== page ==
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Jake Blocker's excellent answer to How does one dogleg from Florida to a sun-synchronous orbit? explains what a dogleg maneuver is, what it's for, what it looks like, and even what a real dog's leg looks like for comparison!

A dogleg maneuver is done to change the inclination of a certain payload, and the reason it limits the payload capacity is most likely due to the cosine losses.

In my answer to it I mention an incident which might be the reason that doglegging to orbit was invented, but I don't know. I also describe it in this answer to History of multiple-payload launches?

Question: Which launch was the first to dogleg?

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    $\begingroup$ ...intentionally? ;) $\endgroup$
    – SF.
    Jun 5, 2018 at 14:21
  • $\begingroup$ @SF. ha! Yes let's say a planned trajectory $\endgroup$
    – uhoh
    Jun 5, 2018 at 14:25
  • $\begingroup$ Could this be it? en.wikipedia.org/wiki/Thor-Ablestar $\endgroup$
    – uhoh
    Jun 6, 2018 at 1:22
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    $\begingroup$ I think, ISRO mostly uses dogleg maneuver $\endgroup$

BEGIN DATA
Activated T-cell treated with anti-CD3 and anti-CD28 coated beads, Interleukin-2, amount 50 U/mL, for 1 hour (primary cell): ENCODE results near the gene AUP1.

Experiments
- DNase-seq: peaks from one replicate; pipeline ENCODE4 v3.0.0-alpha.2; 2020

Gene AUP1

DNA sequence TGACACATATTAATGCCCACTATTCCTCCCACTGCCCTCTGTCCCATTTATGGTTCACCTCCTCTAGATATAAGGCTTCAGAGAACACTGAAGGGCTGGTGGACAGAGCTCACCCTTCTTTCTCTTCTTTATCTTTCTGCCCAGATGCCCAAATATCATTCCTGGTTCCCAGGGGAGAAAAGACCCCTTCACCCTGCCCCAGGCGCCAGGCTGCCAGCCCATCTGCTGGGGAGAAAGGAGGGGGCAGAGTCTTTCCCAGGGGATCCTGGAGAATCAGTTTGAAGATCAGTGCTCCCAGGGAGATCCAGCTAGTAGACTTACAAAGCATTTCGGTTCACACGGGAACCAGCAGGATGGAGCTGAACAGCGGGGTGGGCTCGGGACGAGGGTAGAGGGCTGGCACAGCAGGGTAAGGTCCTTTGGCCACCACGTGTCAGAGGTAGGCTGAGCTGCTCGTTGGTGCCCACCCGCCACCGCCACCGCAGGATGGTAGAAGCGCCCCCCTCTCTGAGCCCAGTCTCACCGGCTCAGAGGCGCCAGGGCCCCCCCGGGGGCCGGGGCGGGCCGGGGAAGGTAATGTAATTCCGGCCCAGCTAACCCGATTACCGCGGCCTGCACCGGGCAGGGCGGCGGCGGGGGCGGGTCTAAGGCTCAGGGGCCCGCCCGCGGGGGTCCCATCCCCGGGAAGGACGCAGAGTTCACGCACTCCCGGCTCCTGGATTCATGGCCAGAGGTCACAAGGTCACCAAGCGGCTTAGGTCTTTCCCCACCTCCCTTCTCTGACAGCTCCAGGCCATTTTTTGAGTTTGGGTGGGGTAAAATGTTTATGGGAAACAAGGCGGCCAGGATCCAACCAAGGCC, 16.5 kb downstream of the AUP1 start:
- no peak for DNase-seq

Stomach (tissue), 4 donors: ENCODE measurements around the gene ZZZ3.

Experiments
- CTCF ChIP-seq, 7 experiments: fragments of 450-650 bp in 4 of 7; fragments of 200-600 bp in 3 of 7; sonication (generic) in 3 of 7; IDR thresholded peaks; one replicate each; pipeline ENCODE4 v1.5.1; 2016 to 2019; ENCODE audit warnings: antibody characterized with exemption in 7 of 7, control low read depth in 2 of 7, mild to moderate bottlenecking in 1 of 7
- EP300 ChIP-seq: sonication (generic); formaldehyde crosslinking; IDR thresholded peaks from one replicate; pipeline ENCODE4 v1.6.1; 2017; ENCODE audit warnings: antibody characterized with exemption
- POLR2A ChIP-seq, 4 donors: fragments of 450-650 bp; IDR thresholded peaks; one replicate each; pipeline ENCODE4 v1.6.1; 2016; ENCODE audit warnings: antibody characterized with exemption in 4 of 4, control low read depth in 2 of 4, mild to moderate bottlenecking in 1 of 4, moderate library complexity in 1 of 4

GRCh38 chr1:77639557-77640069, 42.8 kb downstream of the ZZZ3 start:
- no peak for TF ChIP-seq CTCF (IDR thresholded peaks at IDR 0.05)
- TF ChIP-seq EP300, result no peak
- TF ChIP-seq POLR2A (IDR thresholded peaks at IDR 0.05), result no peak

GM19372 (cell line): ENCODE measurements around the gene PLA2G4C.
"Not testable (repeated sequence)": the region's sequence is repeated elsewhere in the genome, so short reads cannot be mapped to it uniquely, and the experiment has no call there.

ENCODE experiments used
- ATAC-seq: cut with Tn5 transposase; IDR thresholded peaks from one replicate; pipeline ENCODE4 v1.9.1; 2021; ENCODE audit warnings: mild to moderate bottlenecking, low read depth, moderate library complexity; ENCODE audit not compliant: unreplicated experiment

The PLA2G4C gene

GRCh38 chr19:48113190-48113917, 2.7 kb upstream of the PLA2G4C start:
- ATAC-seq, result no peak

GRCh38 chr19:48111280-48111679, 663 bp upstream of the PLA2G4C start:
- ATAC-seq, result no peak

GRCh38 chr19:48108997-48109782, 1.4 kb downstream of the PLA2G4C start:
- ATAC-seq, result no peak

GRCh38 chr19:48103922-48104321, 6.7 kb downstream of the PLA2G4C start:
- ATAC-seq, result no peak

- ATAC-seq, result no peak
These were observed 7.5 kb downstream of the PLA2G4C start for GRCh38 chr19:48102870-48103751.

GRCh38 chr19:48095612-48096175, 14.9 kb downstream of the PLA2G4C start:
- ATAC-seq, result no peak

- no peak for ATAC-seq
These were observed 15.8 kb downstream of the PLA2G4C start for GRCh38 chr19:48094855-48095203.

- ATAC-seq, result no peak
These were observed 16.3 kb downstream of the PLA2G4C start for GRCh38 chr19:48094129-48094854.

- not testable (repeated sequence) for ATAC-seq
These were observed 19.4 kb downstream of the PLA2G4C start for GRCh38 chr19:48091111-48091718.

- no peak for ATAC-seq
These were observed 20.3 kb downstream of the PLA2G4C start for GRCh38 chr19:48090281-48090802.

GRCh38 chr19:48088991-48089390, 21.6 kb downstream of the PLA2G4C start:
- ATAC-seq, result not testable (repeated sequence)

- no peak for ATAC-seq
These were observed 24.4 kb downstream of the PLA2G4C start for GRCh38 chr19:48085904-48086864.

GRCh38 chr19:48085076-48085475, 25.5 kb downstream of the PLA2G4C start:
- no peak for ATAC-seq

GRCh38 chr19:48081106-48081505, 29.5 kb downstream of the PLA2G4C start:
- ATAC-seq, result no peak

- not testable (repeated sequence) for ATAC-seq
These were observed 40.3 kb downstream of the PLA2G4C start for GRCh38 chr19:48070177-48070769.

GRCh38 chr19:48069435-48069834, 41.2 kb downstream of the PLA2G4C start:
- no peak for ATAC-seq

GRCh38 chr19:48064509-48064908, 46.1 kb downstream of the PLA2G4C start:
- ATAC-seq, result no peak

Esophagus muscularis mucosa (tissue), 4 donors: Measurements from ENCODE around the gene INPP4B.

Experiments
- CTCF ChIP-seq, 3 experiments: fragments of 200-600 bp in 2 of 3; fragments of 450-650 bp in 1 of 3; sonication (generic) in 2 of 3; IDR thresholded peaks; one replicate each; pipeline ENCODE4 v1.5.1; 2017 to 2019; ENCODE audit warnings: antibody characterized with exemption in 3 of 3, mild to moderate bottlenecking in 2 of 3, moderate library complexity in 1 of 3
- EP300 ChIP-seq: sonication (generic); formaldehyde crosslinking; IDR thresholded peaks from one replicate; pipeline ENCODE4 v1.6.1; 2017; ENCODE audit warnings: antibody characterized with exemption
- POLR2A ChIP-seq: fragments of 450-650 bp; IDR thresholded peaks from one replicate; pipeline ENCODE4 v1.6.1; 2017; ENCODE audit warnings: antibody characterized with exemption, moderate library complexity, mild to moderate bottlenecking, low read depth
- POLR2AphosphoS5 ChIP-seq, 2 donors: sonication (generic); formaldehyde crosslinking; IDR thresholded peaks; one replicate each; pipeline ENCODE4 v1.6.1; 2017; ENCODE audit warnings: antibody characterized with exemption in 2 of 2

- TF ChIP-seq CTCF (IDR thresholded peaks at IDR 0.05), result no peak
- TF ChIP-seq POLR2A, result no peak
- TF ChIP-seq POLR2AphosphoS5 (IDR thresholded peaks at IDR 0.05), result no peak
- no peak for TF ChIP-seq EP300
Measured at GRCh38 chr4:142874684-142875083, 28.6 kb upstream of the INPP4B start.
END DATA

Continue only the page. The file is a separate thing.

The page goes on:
– Amar
    Sep 8, 2018 at 13:59
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    $\begingroup$ Sputnik 2 had four... (sorry!) $\endgroup$
    – GordonD
    Aug 10, 2021 at 17:18

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Unsure if it was the first dogleg, but the launch of Telstar 1 was certainly an early one (July 10 1962).

Because of range safety considerations, when a Delta vehicle is launched from Cape Canaveral the launch azimuth may not exceed 108°. This establishes a path which crosses the equator at an angle of about 33°. The orbital inclination will have this value if all three stages are fixed in the initial flight plane, as they would be for maximum energy use. The desired higher inclination of 45° was attained by yawing the second and third stages to the south of the initially established ascent trajectory plane when the vehicle had arrived at a point where the range was clear to the south. Since the energy imparted to a spacecraft is reduced by such yawing, the final apogee or perigee or both will be reduced.

Source: Launching of the Telstar Satellite, included in NASA SP-32 Volume II

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    $\begingroup$ Addendum: Why didn't they just launch in a northwestern direction (like todays ISS launches)? Because it would have put the perigee of the elliptic orbit over the wrong hemisphere. Today that could be solved with a extended coasting phase, but this wasn't an option yet at the time. $\endgroup$
    – asdfex
    Dec 12, 2021 at 17:08

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